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Our Philosophy

Bharatiya Janata Party is an organisation built on certain principles. Its strength is its cadre. It is not centered around any individual, leader, family or dynasty. Its driving force is national approach to all issues rising above caste and religion.

We draw out strength from ‘Bharat Mata ki Jai’. This is our central theme. ‘Bharat’ (our land), ‘Mata’ (our heritage and culture) and ‘Jai’ (people’s aspirations) are expression of our deep commitment to the nation. Nation emerges from the union of land, people and culture. We have faith in cultural nationalism.

The founder of Bharatiya Jan Sangh, the precursor to BJP, Dr. Syama Prasad Mookerjee was the person who saved Bengal from being swallowed into the then East Pakistan during the partition of India. He founded the party after discussions with Rashtriya Swayamsevak Sangh (RSS) Sarsanghachalak Shri Guruji (M. S. Golwalkar). RSS too was against partition and its workers had made huge sacrifices to save Hindu-Sikh brethren from violent mobs of Muslim League during the partition. Dr. Mookerjee became a martyr leading the movement for complete integration of Jammu and Kashmir.

Jan Sangh organised many movements to protect the integrity of India, like Berubari Movement and Goa liberation movement. Many karyakartas of Jana Sangh sacrificed their lives in Goa. The movements to oppose Kutch Agreement, Tashkent Agreement tainted by the death of Lal Bahadur Shastri, are worth mentioning. National integration is not a political slogan for us but a matter of commitment.

In 1947, we got freedom from the British, but we could not get freedom from Western ideas. While opposing five-year plans based on Communist Soviet model of centralized government controls the Jana Sangh called for ‘Swadeshi Economy’ the basis of which was ‘Economic Democracy’ and ‘Decentralisation’. Pandit Deendayal Upadhyay called it ‘arthaayaam’ (economic dimension).

Bharatiya Jana Sangh gave a new direction to the politics trapped in the debate of Western Socialism and Capitalism. Pandit Deendayal formulated an entirely Bharatiya philosophy of ‘Integral Humanism’ that was adopted in its Vijayawada national conference in 1965.

The philosophy of Integral Humanism looks at the individual not merely as a material object but one who has a spiritual dimension. It talks of integral approach to economic development that has individual at its core that is linked to the family, the society and the nation. The integration of ‘vyashti, srishti, samashti, and parameshti is the essence of existence of man. Centre piece of this philosophy is Antyodaya – the welfare of the last person in the queue.

Secularism, a leitmotif of Indian politics has been distorted beyond recognition. Secularism had emerged in the West as a reaction to clash between Papal control of politics. It talks of separation of the State and Church. In India, neither was there theocracy ever, nor it can be in future. Indian culture is a culture of ‘equal respect for all religions’. It can be translated as ‘sarva panth samabhaav’ or ‘panth nirapeksha’. Unfortunately in India Secularism has been reduced to minority appeasement, that too at the cost of majority. This is what Shri Lal Krishna Advani called ‘Pseudo-Secularism’ When we say ‘Ram Rajya’ or ‘Dharma Rajya’ we mean an ethical governance based on rule of law of Constitution. It is not linked to any faith or way of worship.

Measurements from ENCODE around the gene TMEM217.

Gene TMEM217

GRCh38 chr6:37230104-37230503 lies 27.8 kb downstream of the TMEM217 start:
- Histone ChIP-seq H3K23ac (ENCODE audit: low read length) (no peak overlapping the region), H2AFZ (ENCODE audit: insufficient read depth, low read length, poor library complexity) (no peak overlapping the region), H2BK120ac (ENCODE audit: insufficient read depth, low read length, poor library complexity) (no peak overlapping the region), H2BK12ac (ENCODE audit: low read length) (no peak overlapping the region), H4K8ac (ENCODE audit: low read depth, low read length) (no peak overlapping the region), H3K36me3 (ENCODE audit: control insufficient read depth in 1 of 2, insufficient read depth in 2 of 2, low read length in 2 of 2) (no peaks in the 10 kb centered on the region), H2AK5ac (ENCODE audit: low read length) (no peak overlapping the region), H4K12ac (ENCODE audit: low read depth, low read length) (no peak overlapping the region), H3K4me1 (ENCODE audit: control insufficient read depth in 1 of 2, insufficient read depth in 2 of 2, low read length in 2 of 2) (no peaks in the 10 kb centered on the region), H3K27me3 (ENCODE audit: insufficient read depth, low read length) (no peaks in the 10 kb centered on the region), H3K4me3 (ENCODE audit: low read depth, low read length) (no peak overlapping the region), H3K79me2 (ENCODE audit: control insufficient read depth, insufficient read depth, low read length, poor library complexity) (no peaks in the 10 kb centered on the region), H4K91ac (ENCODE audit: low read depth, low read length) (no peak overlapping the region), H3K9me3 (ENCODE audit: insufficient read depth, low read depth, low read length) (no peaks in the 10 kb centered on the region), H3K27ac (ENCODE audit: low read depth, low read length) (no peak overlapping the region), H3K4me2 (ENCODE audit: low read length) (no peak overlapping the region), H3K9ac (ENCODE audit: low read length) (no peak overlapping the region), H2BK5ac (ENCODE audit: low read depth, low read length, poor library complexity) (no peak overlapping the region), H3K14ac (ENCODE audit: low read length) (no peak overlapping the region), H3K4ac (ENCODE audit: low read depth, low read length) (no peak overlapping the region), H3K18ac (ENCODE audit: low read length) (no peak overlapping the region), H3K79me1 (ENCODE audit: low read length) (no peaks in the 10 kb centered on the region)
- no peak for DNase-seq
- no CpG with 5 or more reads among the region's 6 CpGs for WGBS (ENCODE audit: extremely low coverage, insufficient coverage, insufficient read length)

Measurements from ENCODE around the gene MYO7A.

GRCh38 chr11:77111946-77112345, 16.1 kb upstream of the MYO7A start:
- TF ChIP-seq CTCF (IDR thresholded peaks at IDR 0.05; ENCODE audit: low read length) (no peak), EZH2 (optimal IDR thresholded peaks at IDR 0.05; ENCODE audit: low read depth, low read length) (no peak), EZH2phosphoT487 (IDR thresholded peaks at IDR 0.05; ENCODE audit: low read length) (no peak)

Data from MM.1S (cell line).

BJP believes that with all its short comings, Democracy is the best system of governance. Deendayal ji presented it in Indian context as the concept of ‘Chastening the Public Will’ Emergency was the biggest conspiracy to undermine democracy in India. Mass resistance against this onslaught under the leadership of Shri Jayprakash Narayan led to restoration of democracy. As the political events that unfolded the need for collective politics was felt and Bharatiya Jana Sangh was merged into the Janata Party on directive of Shri Jaiprakash Narayan, However, fear of principled cadre based Jan Sangh resulted in petty politics and Jan Sangh was eased out of Janata Party. This led to the birth of Bharatiya Janata Party.

In its first convention, BJP declared ‘Pancha Nishthas’ or five guiding principles that would guide its political path : -

  • Commitment to nationalism and national integration
  • Commitment to Democracy
  • Commitment to Gandhian Socialism (Gandhian approach to socio-economic issues leading to the establishment of a samaras samaj free from exploitation)
  • Commitment to positive secularism (sarva dharma sambhava)
  • Commitment to value-based politics

With time, it was felt that the complete philosophy which the Jana Sangh had accepted in 1965 at Vijayawada in the form of ‘Integral Humanism’ expressing basic commitment in Indian culture should be accepted by the BJP again. Therefore, 1985 National Council accepted ‘Integral Humanism’ as its foundational principle.

Whether in governance or in opposition, BJP is committed to using constitutional means to bring out socio-economic change in the society and is committed to its all-round development on the basis of Integral Humanism with ‘Sab ka Saath, Sab ka Vikas’ as its core belief. BJP has given space to all the sections of the society irrespective of caste and creed that can lead to a ‘samaras’ or harmonious society.

Vande Mataram